We were interviewed by the Turkish news for television. Unfortunately we never got to see it but it was funny as anything. The interviewer and camera man didn’t speak English and we didn’t speak Turkish!

The bull fight was quite different too! Most spectators that were sitting around the arena, were in reality sitting more or less in the arena which added somewhat to he excitement. Now I am not a fan of bull fights but this was not a normal fight. The bulls actually don’t fight. They get left in the arena and the one that makes the first approach wins the fight. Immediately after the approach the owners catch the bulls and take them out of the arena, which possibly is the most exciting part. The owners don’t stimulate the bulls to fight. They just wait and capture. The public that sits around ,or, for that matter in the arena has got indeed a very exciting seat!

The Bulls, the owners, the arena

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We spend the morning at the bull fight and then continued our journey to Yaylalar….an adventure in itself!!! It is a very long way along a very interesting ‘road’ especially with our cars!


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Absolute stunning scenery makes up for the intense drive. On numerous of occasions we were building a drive way to the rivers that crossed our way and the bridges that we crossed didn’t particularly feel any safer. On several occasions we had to stop the car as we hit a rock..and another one… and another one..or we heard strange noises etc. Our way back down from Yaylalar later in our trip proved to be even more exciting!

And our drive continued

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We arrived in Yaylalar late afternoon and bumped into the other half of the group who were just coming down the hillside into the top of the village. The village looked like sleepy hollow…no one to be seen and as silent as the night! The guys told us that they had seen some sort of pension but our hopes weren’t that high that it would be open. Yaylalar is incredibly remote and the road leading into it not easy. Many times of the year the village is disconnected from the outside world like many of the villages in the branching valleys.However this adds to it’s beautiful character. It is situated in an absolute stunning place!! The views of the surrounding mountains the high alpine type pastures, the bear that trample through the village, it all gives you a sense of tremendous peace and wilderness.It has become one of my favourite places I have visited during my travels.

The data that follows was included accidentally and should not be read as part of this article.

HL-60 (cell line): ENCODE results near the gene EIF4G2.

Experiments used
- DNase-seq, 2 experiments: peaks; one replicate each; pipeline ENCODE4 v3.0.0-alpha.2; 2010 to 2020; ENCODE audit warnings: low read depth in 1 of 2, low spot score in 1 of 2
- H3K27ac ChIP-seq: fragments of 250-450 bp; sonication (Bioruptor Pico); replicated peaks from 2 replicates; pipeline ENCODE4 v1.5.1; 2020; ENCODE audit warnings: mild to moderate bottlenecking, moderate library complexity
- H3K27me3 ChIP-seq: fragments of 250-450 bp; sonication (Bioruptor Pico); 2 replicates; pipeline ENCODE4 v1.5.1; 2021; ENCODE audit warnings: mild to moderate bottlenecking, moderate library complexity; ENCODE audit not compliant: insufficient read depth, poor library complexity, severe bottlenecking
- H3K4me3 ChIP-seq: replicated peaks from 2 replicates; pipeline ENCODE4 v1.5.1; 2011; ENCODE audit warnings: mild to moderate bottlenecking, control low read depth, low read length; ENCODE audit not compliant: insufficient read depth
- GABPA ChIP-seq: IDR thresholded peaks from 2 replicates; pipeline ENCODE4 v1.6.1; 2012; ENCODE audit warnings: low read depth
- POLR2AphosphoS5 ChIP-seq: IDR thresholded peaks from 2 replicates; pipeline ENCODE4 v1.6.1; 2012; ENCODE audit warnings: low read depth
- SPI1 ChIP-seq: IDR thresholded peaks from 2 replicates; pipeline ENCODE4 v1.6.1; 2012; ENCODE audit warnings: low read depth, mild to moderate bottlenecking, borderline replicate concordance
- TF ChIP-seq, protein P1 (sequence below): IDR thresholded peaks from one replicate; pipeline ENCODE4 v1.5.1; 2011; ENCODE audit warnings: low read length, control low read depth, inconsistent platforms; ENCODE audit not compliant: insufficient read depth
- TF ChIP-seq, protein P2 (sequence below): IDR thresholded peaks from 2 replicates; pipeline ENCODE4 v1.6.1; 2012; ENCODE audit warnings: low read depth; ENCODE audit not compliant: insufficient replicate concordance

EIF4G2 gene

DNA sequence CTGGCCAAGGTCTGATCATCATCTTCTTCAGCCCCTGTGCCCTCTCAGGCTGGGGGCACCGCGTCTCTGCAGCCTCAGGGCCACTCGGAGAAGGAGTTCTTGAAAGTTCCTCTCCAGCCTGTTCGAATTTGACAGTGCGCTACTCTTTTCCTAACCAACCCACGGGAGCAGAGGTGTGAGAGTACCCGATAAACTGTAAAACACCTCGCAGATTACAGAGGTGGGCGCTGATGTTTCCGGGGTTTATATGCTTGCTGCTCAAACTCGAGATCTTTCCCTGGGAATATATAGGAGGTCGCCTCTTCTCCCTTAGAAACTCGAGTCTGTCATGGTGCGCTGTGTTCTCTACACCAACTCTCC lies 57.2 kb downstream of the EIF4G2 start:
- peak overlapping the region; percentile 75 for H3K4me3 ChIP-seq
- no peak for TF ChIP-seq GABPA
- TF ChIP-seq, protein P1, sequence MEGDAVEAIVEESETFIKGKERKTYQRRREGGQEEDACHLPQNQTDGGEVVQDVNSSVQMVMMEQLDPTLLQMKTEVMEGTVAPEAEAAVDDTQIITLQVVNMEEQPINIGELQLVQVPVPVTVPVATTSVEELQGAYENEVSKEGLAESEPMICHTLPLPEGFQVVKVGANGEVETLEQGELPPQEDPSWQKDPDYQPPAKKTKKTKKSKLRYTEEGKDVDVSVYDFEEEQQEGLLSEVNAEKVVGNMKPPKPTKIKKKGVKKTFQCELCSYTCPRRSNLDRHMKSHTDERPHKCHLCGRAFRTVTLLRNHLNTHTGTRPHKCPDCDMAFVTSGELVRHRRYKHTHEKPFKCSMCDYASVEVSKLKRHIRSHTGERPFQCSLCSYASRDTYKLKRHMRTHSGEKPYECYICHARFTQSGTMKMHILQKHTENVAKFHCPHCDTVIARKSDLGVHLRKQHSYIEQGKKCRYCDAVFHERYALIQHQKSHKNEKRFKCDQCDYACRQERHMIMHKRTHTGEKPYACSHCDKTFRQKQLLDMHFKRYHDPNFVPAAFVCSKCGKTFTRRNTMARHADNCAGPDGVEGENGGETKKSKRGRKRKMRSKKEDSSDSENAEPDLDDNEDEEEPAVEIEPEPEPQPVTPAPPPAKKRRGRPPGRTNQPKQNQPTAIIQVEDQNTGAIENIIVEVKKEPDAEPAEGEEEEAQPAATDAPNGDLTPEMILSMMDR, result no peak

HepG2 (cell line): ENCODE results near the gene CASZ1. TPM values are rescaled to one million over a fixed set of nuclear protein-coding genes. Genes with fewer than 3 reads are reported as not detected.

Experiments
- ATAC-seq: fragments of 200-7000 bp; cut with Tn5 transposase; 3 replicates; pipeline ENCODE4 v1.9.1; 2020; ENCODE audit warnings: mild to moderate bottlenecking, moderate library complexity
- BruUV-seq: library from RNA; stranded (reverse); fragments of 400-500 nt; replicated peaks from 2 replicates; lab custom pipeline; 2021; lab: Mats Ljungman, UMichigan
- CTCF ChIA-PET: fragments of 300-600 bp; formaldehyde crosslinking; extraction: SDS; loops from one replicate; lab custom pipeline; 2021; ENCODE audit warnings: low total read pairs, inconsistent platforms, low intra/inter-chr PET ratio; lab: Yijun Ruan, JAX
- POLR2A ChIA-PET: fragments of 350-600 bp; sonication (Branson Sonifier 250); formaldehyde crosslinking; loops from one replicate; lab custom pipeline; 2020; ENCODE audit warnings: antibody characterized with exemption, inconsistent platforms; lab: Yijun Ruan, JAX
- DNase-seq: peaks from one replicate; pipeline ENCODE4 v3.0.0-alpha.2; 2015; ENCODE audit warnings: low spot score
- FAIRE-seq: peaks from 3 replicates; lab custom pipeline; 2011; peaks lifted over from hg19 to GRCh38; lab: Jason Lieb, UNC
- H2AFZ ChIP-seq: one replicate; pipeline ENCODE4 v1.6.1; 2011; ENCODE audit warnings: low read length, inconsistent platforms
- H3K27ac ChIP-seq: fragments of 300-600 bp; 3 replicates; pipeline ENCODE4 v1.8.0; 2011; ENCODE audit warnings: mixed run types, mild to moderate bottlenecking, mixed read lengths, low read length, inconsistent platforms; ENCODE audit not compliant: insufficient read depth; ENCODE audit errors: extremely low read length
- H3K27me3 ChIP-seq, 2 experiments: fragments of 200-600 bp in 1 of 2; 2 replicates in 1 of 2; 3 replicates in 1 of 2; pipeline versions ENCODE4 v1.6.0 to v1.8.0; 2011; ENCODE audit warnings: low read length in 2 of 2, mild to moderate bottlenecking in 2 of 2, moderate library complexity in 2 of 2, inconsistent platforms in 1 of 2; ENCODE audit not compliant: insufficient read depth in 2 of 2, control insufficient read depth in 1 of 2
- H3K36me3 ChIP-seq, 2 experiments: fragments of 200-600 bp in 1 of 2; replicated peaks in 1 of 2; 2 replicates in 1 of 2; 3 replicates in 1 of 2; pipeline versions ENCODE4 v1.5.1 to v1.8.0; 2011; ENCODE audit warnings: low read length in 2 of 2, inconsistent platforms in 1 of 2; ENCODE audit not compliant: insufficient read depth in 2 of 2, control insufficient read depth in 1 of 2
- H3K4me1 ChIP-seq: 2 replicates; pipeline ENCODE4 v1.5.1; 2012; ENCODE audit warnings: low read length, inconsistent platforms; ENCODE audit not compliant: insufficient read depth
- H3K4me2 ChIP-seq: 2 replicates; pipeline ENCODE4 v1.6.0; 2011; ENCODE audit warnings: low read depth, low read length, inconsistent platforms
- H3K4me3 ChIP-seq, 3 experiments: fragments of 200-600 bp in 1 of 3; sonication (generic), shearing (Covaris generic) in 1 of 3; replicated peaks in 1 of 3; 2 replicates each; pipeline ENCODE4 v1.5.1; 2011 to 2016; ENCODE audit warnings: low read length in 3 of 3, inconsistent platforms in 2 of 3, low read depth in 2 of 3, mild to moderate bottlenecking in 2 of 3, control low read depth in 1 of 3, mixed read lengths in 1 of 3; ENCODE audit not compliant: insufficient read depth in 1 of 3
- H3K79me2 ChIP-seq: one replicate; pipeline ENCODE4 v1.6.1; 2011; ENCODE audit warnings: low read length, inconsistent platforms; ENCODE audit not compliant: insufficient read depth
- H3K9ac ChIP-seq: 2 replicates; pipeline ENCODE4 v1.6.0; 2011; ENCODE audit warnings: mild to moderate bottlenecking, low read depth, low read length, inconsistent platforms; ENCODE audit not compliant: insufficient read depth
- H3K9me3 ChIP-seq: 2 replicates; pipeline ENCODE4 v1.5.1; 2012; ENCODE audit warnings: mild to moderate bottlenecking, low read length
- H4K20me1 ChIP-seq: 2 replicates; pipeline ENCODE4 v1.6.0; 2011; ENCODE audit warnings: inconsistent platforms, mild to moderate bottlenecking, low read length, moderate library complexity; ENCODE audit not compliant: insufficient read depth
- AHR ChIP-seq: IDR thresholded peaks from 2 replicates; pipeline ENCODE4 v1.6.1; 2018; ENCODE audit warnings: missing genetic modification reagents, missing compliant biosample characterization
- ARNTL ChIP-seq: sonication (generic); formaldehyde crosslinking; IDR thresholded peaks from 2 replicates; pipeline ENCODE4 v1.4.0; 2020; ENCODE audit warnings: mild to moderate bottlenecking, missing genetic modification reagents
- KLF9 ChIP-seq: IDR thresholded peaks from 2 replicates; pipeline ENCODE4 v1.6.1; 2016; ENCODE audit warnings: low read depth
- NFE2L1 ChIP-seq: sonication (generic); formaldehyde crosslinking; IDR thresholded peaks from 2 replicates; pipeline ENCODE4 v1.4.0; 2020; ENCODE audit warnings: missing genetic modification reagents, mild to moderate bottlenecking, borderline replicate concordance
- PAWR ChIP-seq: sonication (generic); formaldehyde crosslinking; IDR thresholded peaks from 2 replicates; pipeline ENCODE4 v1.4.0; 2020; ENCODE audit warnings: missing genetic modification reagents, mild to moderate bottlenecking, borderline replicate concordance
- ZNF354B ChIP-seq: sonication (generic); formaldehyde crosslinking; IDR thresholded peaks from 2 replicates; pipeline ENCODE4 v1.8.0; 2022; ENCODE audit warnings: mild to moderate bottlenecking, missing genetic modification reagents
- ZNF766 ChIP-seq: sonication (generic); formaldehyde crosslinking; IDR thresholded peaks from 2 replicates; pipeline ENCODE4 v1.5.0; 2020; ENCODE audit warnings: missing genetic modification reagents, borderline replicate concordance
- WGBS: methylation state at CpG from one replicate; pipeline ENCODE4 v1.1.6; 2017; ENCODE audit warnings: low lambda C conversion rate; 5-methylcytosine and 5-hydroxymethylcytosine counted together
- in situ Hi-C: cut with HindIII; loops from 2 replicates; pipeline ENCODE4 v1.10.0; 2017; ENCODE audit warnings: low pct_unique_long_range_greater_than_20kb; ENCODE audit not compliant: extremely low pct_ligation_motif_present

Once everyone was reunited we went to find the pension. It is called the Camyuva pension and the best place we stayed during our trip! We were the only ones that stayed there and was not really open when we arrived but there was no hesitation, we were welcomed immediately. The pension is owed by two brothers Ismail and Naim. They are wonderful. The fire was ignited for us, a fabulous extensive dinner was cooked for us and the breakfast was something else! No English was spoken but we didn’t need any specific language to communicate, it is so much fun and such an adventure to communicate with drawings, hand signals etc!

The pension has got super rooms. You can even choose between en suite, a normal room or a small bungalow. If you ever think about going this way, make sure you don’t miss out on this experience. For us it was luxury in remoteness before our 3 day expedition started. Also in Yaylalar there are a few shops. The only one that was open and probably the most extensive, was owed by Naim, one of the owners of the pension. The food is basic but if you want fresh things and you ask for it in advance, you can get fresh bread, vegetables, fruit, etc. Turkey is one of the few countries that lives pretty much of it’s own produce. The variety is enormous and all food really delicious. However in many places you do find yourself eating some form of Kebap and the meat dishes don’t offer a lot of variety. For me no problemo…quite like the kebap!


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The area round Yaylalar and the Kackar are quite famous now in summer for trekkers, but in the in the winter, despite there being some Heli skiing, you can’t find yourself pretty much alone. Most of the heli skiing is operated by Russian and German groups and they stay in the Camyuva. There is no such thing as mountain rescue here although Ismail and Naim are a contact base and they keep their eyes out for the people that go out in the mountains.

Self sufficiency out there is vital, compass and GPS are a must and the map that is available of the Kackar ( by Zsiga Gyorgy ) is, as far as Turkish mountain maps go, a good companion. Also be prepared for true wilderness as wolves and bear roam freely and in abundance!

More information on routes and trekking you can find in the book ‘The Kackar’ by Kate Clow. This book is really written for summer trekking but provides some excellent information and also gives you GPS points on the routes.

Stay tuned for the next part in the Turkish Delight adventure…. to follow soon: The Kackar expedition and our trip into the Davut Dagi